It’s always fun to volunteer to do something that a) helps a worthy cause and b) means you might learn something which could be handy later on when, if you are a writer, you find yourself needing to have a character in your latest novel do something unusual such as, for example, build themselves temporary shelter in the style of Central Asian nomads from 600 BC (Before Cottages).
I went to Denmark Farm (check out their website at http://www.denmarkfarm.org.uk/) to help erect the frame for their yurt (the canvas will be put over later, something I hope to be able to help with too). The pieces don’t look like they quite belong together – a pile of long sticks, slightly curved at one end, some trellis that appears to have come from a garden centre, and a wheel-like contraption that looks as if it is either a work of art or possibly an unskinned bodhran. The chimney (it turns out) isn’t needed until the canvas has been fitted – I was being overzealous as I helped retrieve all the bits from their winter store.
First off, you place the door. Well, the doors, in a very solid door frame. This will act as an anchor point for the trellis, which you don’t grow honeysuckle up (unless you really want to, I suppose) but forms the curved walls. Unlike the nomads’ version, this yurt doesn’t move year to year, so there is a nice base with handy holes already drilled.
Because this yurt has been put up and taken down a few times, the trellis is now curved a particular way. If you know which way round it goes, fitting it is a doddle. Fortunately, some bright person has marked the trellis accordingly, so putting it up with four people took no time at all.
The black band is the same stuff that seatbelts are made from and is used to tension the whole of the wall structure.
The superstition goes that it is bad luck to carry the crown (the wheel-like contraption) through the door, so it is (un)ceremoniously passed over the walls, ready for the slightly scary bit.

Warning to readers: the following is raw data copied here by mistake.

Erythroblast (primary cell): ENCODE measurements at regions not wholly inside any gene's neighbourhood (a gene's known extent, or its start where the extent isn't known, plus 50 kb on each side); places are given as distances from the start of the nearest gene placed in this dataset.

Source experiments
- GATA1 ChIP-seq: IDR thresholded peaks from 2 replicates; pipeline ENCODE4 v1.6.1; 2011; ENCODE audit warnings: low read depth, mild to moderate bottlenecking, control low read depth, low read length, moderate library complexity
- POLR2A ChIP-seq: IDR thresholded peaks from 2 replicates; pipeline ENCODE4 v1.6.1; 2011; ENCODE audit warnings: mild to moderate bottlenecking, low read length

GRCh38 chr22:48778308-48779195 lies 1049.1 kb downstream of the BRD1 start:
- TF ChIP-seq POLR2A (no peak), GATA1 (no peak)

We all retired for a cup of tea at this point, partly out of a sense of dehydration but mostly because torrential rain started to fall and when I say fall, I mean, be driven into us courtesy of a howling gale. The storm passed quickly, and with tea drunk, we returned to the slightly soggy structure.
Now comes the slightly scary bit, for which, ideally, four people are needed. Spaced equidistantly, three of the long, slightly bent sticks are pushed through the corresponding holes in the crown and the whole thing lifted up using a pole of some description (in this case, one of the long sticks). Once at the correct height, the three people holding the sticks tie them onto the trellis.
Then they start to fit the rest of the sticks around – at some point, the person in the middle holding the crown up becomes tired/bored/terrified that the whole thing will fall on his head and makes a run for the door. Magically (I refuse to believe physics has a part to play in this at all), everything levitates.
And there it is… four people and about an hour and a half and the frame is up and ready to take the canvas. Watch this space for pictures of that! (Blatant advert: Better still, book a holiday in it!)